They should have won Super Bowl 51. If they play like this, they’ll have a good shot at winning Super Bowl 52. (And Super Bowl 53 will be played in Mercedes-Benz Stadium. Just sayin’.) As fatalistic as the misdoings in Houston in February have left this already-skittish audience, we must face facts: There are times when these Falcons really do look like the NFL’s best team.
Twice this calendar year, they’ve looked the part against Green Bay, which a lot of folks keep tabbing as a Super Bowl team. Twice this calendar year, the Packers and Aaron Rodgers have come to Atlanta and flown home without taking a lead. Once was in the NFC championship, the final game staged in the Georgia Dome. This latest was under the open roof (hoorah!) of MBS on a night commemorated by Arthur Blank and various dignitaries with a ribbon-cutting.
Never mind that this was technically the eighth sporting event held in MBS. (Previous installments: Two NFL exhibitions, two Chick-fil-A Kickoff games and three MLS matches.) As we know, the best way to get trampled is to stand between Blank and a TV camera, and NBC supplied the airtime this night. As we also know, Blank tends to get what he wants.
And, not to get ahead of ourselves, this team could be the one that finally delivers a Lombardi Trophy to this owner and this city. Fourteen regular-season games remain, which means much can and will happen, but the 2017 Falcons just aced their first major test. They beat Green Bay 34-23 and looked great doing it.
The Packers arrived having much the better of these teams’ Week 1 wins, having held Seattle without a touchdown while the Falcons were a dropped pass from losing in Chicago. When the same Bears went to Tampa Bay on Sunday and trailed 26-0 at the half, you thought, “Hmmm.” Then you noted that the Seahawks managed but one touchdown in a 12-9 victory over Kyle Shanahan’s 49ers and you thought, “That sort of suggests that Seattle just can’t score.”
This we know: The Falcons can score. When these teams met in January, they led 24-0 at halftime and 31-nil 69 seconds into the third quarter. This time they led 24-7 after 30 minutes, having outgained Aaron Rodgers and Co. 257 yards to 102.
The lopsided playoff loss to Green Bay in January 2011 still brings dyspepsia, but recent meetings have seen the Falcons managing to slow the great Rodgers. This first half was one of his stinkers – his passer rating after two quarters was 44.9 – and it could have been worse. Late in the half, he was lucky not to have had passes intercepted by Deion Jones and Brian Poole. Later still, one what-the-heck throw-it-up became a Desmond Trufant INT that turned this from a still-competitive game into another blowout.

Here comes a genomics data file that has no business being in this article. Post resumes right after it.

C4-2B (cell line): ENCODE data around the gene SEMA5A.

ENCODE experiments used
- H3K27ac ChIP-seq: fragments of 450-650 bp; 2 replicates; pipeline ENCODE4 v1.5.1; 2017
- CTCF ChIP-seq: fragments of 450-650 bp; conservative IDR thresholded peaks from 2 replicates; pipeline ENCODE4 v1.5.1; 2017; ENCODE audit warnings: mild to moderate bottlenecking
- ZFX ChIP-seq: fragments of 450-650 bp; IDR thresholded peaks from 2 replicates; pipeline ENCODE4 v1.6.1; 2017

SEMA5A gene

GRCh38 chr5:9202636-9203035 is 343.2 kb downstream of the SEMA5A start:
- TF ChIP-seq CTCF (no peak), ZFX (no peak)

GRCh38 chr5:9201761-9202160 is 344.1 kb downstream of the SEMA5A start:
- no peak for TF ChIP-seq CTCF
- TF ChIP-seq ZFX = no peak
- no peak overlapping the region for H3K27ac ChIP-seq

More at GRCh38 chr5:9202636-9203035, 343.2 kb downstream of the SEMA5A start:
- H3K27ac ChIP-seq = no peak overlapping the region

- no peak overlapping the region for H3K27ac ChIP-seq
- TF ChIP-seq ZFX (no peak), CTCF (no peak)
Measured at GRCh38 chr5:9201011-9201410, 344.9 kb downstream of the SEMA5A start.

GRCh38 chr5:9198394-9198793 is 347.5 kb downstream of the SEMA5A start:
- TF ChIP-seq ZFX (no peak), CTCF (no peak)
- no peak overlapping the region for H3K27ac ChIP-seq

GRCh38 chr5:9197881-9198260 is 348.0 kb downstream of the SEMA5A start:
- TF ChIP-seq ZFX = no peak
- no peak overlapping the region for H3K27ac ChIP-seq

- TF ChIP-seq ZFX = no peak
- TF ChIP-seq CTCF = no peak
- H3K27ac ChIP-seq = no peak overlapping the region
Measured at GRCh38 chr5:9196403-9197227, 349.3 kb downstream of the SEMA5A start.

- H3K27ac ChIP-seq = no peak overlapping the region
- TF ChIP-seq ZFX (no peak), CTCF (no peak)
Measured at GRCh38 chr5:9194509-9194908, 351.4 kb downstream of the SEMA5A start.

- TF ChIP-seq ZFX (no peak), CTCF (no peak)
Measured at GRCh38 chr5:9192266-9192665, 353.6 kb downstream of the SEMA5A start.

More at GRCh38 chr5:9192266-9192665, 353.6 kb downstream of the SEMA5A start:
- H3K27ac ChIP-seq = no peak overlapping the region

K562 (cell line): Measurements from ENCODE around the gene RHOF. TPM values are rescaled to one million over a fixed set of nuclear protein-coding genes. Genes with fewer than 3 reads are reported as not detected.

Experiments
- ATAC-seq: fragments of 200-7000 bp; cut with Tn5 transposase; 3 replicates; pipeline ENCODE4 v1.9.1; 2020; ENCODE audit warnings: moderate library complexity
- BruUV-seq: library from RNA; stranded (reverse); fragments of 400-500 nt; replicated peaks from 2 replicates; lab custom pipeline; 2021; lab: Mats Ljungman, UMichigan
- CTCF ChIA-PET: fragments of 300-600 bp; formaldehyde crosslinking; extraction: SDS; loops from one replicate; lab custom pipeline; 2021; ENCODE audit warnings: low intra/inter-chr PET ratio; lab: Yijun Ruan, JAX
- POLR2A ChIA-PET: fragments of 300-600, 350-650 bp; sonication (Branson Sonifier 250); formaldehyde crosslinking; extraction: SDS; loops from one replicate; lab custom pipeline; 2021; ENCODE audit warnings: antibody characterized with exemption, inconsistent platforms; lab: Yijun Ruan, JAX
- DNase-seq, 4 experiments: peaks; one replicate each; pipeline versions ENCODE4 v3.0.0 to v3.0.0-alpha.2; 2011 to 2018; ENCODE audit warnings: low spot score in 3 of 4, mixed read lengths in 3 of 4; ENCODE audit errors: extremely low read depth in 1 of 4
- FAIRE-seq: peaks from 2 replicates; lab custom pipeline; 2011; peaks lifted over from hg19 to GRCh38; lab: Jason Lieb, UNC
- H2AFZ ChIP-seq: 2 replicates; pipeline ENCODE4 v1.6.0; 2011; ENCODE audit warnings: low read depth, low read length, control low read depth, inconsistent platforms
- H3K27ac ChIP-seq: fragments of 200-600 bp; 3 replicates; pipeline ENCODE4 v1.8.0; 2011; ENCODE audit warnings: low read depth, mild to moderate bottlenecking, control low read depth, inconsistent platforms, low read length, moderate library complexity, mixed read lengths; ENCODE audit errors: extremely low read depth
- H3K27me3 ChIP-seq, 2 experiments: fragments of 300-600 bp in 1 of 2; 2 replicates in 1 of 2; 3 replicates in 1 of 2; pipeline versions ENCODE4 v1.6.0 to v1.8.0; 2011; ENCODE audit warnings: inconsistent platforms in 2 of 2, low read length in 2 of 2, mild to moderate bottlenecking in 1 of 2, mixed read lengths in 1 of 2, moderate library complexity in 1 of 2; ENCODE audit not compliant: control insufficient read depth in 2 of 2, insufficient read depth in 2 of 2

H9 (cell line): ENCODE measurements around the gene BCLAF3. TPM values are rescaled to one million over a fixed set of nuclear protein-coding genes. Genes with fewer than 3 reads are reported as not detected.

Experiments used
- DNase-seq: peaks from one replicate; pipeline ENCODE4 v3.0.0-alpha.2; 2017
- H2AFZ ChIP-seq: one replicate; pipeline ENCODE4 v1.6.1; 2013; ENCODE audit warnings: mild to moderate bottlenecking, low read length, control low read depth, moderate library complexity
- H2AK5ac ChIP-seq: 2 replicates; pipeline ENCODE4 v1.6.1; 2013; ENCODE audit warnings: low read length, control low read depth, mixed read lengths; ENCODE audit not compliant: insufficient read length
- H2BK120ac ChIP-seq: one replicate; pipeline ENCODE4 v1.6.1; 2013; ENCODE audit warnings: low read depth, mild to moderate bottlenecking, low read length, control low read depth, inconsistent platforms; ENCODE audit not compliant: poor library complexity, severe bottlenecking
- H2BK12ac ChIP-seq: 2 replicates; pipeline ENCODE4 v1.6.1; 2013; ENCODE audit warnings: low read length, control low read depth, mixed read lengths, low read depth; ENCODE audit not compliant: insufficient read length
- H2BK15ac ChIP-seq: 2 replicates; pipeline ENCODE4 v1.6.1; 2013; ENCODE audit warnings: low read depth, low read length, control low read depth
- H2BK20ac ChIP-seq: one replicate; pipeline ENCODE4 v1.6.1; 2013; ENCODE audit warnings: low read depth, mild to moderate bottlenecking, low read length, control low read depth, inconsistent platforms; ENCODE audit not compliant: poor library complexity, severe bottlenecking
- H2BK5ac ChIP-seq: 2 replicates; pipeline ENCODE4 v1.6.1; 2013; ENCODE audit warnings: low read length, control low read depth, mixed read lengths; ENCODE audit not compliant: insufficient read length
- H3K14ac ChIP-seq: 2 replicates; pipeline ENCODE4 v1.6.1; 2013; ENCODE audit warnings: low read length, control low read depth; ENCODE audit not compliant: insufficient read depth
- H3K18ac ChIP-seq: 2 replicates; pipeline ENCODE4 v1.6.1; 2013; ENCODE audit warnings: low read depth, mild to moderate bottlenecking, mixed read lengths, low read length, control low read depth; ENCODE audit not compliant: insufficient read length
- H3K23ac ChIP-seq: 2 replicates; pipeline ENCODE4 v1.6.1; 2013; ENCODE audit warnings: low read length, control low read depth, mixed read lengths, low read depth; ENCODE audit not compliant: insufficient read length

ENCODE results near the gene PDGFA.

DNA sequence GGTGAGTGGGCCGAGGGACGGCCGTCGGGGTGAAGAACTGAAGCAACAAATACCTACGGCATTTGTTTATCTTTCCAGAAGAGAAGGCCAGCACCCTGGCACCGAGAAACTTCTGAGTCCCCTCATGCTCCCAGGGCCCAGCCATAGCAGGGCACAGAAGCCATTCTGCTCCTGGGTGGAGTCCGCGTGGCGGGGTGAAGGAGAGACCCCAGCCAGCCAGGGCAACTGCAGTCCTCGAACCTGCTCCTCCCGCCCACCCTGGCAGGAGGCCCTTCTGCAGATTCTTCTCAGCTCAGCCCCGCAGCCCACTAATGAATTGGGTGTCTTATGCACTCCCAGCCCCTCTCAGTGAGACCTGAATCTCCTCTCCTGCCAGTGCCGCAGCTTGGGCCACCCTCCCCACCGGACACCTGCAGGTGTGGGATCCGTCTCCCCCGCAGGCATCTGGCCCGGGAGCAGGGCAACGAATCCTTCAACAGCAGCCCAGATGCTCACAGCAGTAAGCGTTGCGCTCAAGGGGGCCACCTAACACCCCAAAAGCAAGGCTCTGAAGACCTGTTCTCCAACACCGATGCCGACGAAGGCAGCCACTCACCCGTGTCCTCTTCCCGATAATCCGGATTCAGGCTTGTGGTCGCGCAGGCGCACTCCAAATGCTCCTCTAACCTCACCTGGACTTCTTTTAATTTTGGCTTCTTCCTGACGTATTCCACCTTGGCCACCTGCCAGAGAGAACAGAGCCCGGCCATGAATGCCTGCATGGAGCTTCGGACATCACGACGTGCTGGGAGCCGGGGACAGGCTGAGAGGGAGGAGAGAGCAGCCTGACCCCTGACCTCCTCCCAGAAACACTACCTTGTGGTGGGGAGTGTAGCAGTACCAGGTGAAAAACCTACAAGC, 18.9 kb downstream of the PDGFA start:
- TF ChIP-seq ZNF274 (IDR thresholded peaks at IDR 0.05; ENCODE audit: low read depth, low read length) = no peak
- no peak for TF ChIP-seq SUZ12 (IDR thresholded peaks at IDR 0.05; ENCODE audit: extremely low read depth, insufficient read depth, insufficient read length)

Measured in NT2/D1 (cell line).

Here was the Packers’ final series (not counting a kneeldown) of the half: A block in the back on a punt set them back to the 5; offensive interference on tight end Martellus Bennett overrode Randall Cobb’s catch-and-scoot to midfield, and then illegal procedure on Cobb made it second-and-12 at the 3. Then Rodgers threw a pass on which Trufant appeared the intended recipient. In the span of 22 seconds, Green Bay was called for three penalties and threw the ball to the Falcons. Game management!
But wait! It gets better! (Or worse, depending on your slant.) Green Bay took the second-half kickoff. Fifty-four seconds into the quarter, the Falcons led 31-7. Rodgers was slammed by Vic Beasley Jr. as he tried to deliver one of those dinky West Coast passes that can resemble laterals. This was ruled – correctly, per replay – an actual lateral. Trufant did the scoop/score thing. Desmond Trufant, difference-maker.
Oh, and there’s this: Had the Falcons gone for two on the PAT after Trufant’s touchdown and made it, they’d have held a 25-point third-quarter lead for the first time since … er, Feb. 5 in Houston. (Too soon? Sorry.)
It would be easier to name the Falcons who didn’t make major contributions than list all who did. Trufant and Beasley you know. Matt Ryan: 252 yards passing. Julio Jones: 108 yards receiving. Devonta Freeman/Tevin Coleman: Three touchdowns and 126 yards rushing between them. Matt Bryant: Two field goals of 50-plus yards. Keanu Neal: Five solo tackles and two assists. New coordinators Steve Sarkisian and Marquand Manuel: Missions accomplished. Dan Quinn: 3-0 against Mike McCarthy.
Even with all of the above, there was still a throat-in-mouth moment inside the final six minutes. The Packers had sliced the lead from 24 to 11. The Falcons faced third-and-1 inside their territory, the same scenario on which Freeman whiffed on a block and Dont'a Hightower forced the fumble that undid the Falcons in the Super Bowl. Would they again try to throw?
Nope. Unlike Shanahan against New England, Sarkisian called a run -- and not just any run. Mohamed Sanu took a direct snap in the Wildcat set and handed the ball to Freeman, who scooted for the first down. Ballgame. Whew.
That "whew" shouldn't be the takeaway from a most impressive night, but these are the Falcons and they did blow that lead with the whole world watching. The good news: They might just be good enough to return to the game bearing Roman numerals. They might just be good enough to write a happier ending.